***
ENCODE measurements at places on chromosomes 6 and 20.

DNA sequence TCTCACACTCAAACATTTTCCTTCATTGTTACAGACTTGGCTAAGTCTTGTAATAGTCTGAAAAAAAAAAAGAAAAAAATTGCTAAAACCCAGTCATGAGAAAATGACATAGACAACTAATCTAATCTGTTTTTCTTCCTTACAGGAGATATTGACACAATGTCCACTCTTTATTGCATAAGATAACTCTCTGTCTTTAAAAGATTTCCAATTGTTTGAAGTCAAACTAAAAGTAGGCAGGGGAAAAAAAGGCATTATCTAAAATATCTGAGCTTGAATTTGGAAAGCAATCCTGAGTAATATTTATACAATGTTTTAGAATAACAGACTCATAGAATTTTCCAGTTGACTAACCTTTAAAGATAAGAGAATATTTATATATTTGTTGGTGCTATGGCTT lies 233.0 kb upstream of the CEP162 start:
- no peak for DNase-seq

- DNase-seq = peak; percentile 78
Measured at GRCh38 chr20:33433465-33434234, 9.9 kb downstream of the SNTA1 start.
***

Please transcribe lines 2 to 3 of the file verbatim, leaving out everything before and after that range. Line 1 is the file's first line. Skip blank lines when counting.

DNA sequence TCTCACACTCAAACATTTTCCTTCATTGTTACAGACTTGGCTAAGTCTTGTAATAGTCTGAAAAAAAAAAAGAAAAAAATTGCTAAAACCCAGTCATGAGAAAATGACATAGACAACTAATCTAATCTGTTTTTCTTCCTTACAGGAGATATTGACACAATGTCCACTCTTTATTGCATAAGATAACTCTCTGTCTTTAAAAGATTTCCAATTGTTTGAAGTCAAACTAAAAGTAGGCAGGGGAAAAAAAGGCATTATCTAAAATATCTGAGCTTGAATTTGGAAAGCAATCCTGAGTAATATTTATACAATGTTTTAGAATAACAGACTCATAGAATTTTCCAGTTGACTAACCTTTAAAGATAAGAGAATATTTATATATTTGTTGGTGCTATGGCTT lies 233.0 kb upstream of the CEP162 start:
- no peak for DNase-seq